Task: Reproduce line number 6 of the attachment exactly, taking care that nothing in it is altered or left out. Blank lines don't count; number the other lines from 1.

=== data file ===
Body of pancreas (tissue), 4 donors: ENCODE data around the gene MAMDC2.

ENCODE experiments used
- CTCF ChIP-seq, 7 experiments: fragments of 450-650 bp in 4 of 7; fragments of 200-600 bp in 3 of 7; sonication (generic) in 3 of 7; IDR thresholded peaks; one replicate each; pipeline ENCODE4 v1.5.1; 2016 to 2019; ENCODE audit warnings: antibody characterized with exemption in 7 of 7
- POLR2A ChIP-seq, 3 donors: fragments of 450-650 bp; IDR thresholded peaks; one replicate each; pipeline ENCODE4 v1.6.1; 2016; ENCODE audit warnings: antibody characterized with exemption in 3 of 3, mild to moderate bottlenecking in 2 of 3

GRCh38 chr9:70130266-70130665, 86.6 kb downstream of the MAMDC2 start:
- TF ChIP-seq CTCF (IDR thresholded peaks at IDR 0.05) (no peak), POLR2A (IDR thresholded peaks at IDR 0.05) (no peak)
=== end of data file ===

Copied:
- TF ChIP-seq CTCF (IDR thresholded peaks at IDR 0.05) (no peak), POLR2A (IDR thresholded peaks at IDR 0.05) (no peak)